‘Winning Minds and Hearts: Constructing National Identity in US History’, HOTCUS Postgraduate Conference, Northumbria University, 9 September 2016.
Following our review series of the HOTCUS Postgraduate Conference, the panelists were given the opportunity to respond to the reviews; discussing questions posed, expanding on specific areas of interest, and addressing issues raised. The responses which follow—from Simon Buck (Northumbria University), Mark Eastwood (University of Nottingham), and Lauren Mottle (University of Leeds) serve to continue the conversation beyond the day itself.
‘Crossing Boundaries: Challenging American Norms During the 1950s and 1960s’
Simon Buck’s response to Natasha Neary’s Review
In Natasha Neary’s review of my paper on Pete Seeger, old age, and Rainbow Quest, she kindly put forward some stimulating questions. With regard to the gendered ageism in Rainbow Quest—in which older male performers discussed their past careers, while older female performers discussed their grandchildren—there is always a risk for historians to over-estimate the value of cultural sources as indicators of broader societal values. While Rainbow Quest demonstrates Seeger and his producers’ own gendered understanding of old age and ‘life review’, it is not indicative of the media as a whole, or the folk music scene. Neary’s suggestion to investigate other media examples of older women is a useful direction for historical comparison. Were elderly female chat show guests, for example, more regularly questioned on their (grand)motherhood than their careers? Similarly, older actresses have recently criticised the film and television industries for their typecasting into familial ‘grandmother’ roles. Is this perhaps an indication of the continuance of gendered tropes within mediatised visions of old age?
Neary also questioned the popularity of and audience reactions to Rainbow Quest, both when the show was briefly rebroadcast in the late 1960s and within the relatively small folk music world. The show was likely rerun as a protest after Seeger’s rendition of ‘Waist Deep in the Big Muddy’ was censored from CBS’s Smothers Brothers Show in 1967, for its unflattering allusions to President Johnson and the ongoing war in Vietnam. It is not known exactly why Rainbow Quest did not garner much attention then, or secure a third series. Yet it is my speculation that once the public outrage over censorship had passed, the show’s short-wave network decided to drop its brief act of solidary with Seeger in favour of the more popular multilingual content it specialised in.
With television’s early history, sources concerning audience reactions are scarce, and a broader picture of any show’s popularity is hard to sketch definitively. The show received little print press, but critics on the whole valued the show’s educational value, and even the charm of Seeger’s awkward presenting style. A fascinating recollection, however, from folk-fan Ellen Sander—who remembered watching the show’s reruns in 1968 with none other than the young Crosby, Stills and Nash—at least hints at the rerun’s influence on young folkies:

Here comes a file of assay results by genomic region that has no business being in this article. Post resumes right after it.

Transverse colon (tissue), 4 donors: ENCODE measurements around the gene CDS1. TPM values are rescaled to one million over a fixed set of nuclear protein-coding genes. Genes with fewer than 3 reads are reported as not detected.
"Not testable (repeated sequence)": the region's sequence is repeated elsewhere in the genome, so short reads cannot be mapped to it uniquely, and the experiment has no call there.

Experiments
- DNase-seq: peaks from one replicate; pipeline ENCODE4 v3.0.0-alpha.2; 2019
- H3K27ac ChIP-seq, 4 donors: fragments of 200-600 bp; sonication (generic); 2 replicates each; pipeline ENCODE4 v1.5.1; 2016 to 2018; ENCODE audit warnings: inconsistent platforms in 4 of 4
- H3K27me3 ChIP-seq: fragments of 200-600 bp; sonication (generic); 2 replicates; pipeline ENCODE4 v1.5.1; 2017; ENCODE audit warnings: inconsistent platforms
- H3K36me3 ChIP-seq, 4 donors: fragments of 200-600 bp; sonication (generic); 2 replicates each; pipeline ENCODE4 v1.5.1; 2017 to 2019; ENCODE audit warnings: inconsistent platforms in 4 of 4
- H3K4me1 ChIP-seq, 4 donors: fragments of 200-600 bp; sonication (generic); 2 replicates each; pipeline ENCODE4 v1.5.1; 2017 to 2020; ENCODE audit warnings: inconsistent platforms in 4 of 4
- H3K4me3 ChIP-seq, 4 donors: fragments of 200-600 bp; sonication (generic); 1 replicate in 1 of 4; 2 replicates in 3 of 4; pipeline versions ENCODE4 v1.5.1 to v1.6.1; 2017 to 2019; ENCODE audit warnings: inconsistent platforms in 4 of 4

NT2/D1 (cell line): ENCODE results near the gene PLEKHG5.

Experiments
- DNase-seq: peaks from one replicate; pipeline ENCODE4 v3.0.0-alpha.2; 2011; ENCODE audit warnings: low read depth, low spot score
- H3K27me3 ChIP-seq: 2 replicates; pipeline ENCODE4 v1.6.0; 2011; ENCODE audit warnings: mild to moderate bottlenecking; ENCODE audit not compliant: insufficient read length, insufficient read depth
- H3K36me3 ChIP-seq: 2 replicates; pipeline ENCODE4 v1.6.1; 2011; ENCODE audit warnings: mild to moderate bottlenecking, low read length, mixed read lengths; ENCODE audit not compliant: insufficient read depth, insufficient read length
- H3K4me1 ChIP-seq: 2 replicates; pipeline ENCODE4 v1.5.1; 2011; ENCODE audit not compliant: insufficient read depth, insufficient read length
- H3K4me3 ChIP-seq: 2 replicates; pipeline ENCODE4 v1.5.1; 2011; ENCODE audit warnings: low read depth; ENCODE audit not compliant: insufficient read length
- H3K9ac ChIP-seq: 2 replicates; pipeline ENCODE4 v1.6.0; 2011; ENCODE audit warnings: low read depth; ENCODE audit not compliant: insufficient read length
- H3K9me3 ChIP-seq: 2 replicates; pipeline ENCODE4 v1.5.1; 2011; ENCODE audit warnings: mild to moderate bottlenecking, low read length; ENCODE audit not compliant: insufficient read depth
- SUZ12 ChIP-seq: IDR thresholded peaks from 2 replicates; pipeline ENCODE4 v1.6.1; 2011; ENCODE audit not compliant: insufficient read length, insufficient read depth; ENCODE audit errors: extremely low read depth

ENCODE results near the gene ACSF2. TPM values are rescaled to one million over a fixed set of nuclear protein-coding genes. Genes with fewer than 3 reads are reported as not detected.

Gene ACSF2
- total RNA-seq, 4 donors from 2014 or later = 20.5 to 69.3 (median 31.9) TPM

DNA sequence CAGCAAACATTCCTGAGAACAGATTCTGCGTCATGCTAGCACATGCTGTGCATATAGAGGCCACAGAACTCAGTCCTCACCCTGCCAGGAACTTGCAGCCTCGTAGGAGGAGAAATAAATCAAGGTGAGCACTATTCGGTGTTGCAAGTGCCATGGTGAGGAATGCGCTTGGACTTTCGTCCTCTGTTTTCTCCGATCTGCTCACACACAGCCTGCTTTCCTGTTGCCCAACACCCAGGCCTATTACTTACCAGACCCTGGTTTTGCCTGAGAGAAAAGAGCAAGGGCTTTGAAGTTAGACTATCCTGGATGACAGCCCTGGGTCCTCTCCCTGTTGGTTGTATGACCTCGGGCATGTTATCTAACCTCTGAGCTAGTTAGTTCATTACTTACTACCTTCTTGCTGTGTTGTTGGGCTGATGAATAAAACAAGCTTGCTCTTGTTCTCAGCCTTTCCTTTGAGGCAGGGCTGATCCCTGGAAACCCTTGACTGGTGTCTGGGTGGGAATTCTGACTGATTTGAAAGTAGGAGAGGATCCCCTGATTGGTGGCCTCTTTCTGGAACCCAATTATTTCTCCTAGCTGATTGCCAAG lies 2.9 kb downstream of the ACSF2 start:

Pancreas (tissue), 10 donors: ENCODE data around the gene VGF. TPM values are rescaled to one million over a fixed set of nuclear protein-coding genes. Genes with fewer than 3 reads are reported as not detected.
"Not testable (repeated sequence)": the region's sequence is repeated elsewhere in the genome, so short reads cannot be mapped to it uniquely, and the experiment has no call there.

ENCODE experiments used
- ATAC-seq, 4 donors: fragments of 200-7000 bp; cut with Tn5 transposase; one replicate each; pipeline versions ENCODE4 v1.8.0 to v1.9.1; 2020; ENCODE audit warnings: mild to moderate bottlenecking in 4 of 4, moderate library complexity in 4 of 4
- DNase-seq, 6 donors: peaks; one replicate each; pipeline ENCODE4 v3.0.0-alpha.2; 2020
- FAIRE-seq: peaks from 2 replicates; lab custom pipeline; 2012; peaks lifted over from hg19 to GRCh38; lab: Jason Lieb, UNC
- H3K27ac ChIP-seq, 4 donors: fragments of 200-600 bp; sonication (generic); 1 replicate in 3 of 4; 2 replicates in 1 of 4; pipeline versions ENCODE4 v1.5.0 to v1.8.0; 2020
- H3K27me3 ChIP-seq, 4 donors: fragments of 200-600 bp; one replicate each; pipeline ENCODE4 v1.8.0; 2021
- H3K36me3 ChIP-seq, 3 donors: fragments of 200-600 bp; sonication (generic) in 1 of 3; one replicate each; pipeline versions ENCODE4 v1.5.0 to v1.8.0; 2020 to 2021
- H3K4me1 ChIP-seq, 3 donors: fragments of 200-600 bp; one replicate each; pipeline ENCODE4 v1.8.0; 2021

‘It was a rerun of an old Pete Seeger program featuring the then deceased Mississippi John Hurt and [Crosby, Stills and Nash] were watching intently, rocking softly to the late old man’s music. The program ended and they each tried to pick out Hurt’s peculiar style.’
Rainbow Quest’s vision of the elderly Hurt from beyond the grave, picking his guitar from his rocking chair, evidently inspired a hugely popular folk group whose members, now in their own old age, may too need to be sitting in rocking chairs to be able to perform night after night!
‘Endangered America: Processing the Threat of Annihilation’
Mark Eastwood’s Response to Jennifer O’Reilly’s Review
Jennifer O’Reilly’s review prompts some excellent and thought provoking questions on the relationship between the two papers. In particular, the two coalesce around Monteith’s idea of ‘threat narratives’ and the dualism between who is under threat and who poses a threat. Certainly, as O’Reilly posits, while the Kennedy Administration made the case for the resumption of nuclear testing, they exploited that threat binary by focusing discourse on the issue of fallout. The Administration sought to differentiate their own tests, which they claimed would produce minimal fallout, from those of the irresponsible and morally corrupt Soviets who freely polluted the atmosphere without concern. In the instance of resumed testing, the threat narrative was built on the traditional Cold War binary of ‘us-against-them.’